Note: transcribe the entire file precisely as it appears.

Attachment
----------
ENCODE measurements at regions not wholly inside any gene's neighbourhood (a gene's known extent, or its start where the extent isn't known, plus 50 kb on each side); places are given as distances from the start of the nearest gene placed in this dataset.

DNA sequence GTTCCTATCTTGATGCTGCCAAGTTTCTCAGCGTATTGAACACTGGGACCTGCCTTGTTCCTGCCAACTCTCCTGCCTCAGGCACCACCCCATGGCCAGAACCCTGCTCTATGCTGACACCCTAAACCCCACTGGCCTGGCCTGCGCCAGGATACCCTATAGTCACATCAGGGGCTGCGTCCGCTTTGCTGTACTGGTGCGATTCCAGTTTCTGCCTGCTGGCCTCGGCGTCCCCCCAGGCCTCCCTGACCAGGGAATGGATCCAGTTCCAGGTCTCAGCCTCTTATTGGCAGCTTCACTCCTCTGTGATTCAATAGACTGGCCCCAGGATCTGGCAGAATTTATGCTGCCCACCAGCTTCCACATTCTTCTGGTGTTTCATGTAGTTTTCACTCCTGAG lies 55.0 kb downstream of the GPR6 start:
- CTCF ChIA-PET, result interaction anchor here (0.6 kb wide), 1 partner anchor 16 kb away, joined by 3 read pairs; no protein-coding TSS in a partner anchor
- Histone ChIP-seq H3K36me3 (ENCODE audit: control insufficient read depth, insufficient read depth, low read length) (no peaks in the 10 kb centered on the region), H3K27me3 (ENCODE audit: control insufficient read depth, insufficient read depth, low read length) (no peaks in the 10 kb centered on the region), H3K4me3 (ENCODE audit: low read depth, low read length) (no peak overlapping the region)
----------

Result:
ENCODE measurements at regions not wholly inside any gene's neighbourhood (a gene's known extent, or its start where the extent isn't known, plus 50 kb on each side); places are given as distances from the start of the nearest gene placed in this dataset.

DNA sequence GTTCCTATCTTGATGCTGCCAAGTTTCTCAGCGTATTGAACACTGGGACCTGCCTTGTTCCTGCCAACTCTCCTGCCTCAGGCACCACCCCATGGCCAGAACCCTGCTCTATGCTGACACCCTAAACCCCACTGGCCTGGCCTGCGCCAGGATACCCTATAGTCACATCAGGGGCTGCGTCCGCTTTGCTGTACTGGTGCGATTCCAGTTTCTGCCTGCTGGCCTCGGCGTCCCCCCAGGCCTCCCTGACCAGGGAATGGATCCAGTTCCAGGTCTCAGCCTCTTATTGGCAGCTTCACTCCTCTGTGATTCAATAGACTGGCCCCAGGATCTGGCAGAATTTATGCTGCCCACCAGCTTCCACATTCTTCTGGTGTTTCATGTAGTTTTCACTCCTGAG lies 55.0 kb downstream of the GPR6 start:
- CTCF ChIA-PET, result interaction anchor here (0.6 kb wide), 1 partner anchor 16 kb away, joined by 3 read pairs; no protein-coding TSS in a partner anchor
- Histone ChIP-seq H3K36me3 (ENCODE audit: control insufficient read depth, insufficient read depth, low read length) (no peaks in the 10 kb centered on the region), H3K27me3 (ENCODE audit: control insufficient read depth, insufficient read depth, low read length) (no peaks in the 10 kb centered on the region), H3K4me3 (ENCODE audit: low read depth, low read length) (no peak overlapping the region)